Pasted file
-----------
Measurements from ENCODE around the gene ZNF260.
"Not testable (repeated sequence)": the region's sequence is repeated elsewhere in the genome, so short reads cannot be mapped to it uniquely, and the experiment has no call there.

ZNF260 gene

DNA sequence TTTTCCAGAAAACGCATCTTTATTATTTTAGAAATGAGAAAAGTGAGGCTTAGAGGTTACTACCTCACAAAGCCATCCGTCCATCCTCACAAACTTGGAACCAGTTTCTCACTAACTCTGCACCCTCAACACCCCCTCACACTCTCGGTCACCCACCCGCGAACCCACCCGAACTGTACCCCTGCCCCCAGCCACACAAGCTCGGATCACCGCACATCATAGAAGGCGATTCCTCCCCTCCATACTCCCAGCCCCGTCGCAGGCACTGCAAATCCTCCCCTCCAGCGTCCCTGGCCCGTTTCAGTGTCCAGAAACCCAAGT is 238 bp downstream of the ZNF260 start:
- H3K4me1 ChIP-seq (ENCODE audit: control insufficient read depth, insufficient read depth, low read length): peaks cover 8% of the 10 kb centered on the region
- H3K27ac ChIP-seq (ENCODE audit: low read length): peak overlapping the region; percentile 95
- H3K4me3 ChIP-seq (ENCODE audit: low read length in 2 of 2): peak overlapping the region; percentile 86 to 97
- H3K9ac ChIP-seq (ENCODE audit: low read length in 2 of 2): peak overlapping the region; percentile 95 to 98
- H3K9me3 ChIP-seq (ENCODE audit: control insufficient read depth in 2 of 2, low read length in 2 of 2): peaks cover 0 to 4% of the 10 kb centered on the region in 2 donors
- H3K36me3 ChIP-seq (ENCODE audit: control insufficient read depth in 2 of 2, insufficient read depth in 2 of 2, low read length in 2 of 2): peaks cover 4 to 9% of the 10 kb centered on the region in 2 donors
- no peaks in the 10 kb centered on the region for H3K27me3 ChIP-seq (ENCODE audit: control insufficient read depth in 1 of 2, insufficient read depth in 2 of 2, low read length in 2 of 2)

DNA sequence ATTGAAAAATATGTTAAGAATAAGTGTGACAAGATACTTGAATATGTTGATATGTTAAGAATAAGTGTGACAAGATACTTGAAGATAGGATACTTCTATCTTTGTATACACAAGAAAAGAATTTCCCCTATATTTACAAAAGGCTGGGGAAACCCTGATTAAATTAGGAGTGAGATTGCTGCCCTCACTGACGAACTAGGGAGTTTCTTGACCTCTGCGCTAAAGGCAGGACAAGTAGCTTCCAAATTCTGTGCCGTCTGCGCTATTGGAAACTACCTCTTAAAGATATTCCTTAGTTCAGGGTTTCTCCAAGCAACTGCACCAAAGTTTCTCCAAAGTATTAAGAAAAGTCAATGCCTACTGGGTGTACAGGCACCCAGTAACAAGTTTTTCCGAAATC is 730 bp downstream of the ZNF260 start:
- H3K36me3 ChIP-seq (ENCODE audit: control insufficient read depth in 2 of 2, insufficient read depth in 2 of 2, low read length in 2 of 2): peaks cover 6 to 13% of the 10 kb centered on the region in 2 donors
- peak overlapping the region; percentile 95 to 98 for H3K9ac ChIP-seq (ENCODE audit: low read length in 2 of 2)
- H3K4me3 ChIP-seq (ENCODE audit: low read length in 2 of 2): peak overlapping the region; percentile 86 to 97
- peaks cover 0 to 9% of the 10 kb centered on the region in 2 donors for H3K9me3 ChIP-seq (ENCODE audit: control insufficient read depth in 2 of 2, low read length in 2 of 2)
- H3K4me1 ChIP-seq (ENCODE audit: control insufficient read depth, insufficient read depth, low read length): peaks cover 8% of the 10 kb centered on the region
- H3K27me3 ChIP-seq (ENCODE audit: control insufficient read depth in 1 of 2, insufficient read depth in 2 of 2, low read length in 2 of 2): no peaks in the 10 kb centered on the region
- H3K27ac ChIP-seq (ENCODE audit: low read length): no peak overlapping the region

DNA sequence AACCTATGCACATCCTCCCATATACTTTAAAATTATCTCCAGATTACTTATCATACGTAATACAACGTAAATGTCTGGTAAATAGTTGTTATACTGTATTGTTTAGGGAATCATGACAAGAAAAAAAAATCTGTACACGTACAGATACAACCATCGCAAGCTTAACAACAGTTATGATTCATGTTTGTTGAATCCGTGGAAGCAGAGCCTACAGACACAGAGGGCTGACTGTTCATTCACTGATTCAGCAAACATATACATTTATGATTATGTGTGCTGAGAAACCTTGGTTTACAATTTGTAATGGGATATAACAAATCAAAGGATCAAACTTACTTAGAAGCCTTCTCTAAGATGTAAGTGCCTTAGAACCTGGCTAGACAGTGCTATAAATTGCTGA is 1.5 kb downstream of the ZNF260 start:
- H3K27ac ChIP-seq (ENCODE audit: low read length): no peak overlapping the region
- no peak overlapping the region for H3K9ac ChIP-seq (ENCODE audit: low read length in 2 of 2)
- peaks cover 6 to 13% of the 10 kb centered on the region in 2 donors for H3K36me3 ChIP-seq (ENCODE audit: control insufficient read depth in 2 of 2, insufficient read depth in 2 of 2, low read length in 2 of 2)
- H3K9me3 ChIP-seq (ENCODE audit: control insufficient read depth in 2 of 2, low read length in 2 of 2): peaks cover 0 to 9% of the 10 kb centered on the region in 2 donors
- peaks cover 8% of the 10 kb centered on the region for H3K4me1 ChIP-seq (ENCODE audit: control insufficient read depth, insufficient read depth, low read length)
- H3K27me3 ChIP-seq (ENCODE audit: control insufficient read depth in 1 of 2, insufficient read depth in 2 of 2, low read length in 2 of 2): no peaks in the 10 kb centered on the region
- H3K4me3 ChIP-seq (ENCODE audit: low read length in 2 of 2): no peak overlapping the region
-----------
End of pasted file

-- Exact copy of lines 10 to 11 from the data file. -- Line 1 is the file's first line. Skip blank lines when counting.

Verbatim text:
- H3K36me3 ChIP-seq (ENCODE audit: control insufficient read depth in 2 of 2, insufficient read depth in 2 of 2, low read length in 2 of 2): peaks cover 4 to 9% of the 10 kb centered on the region in 2 donors
- no peaks in the 10 kb centered on the region for H3K27me3 ChIP-seq (ENCODE audit: control insufficient read depth in 1 of 2, insufficient read depth in 2 of 2, low read length in 2 of 2)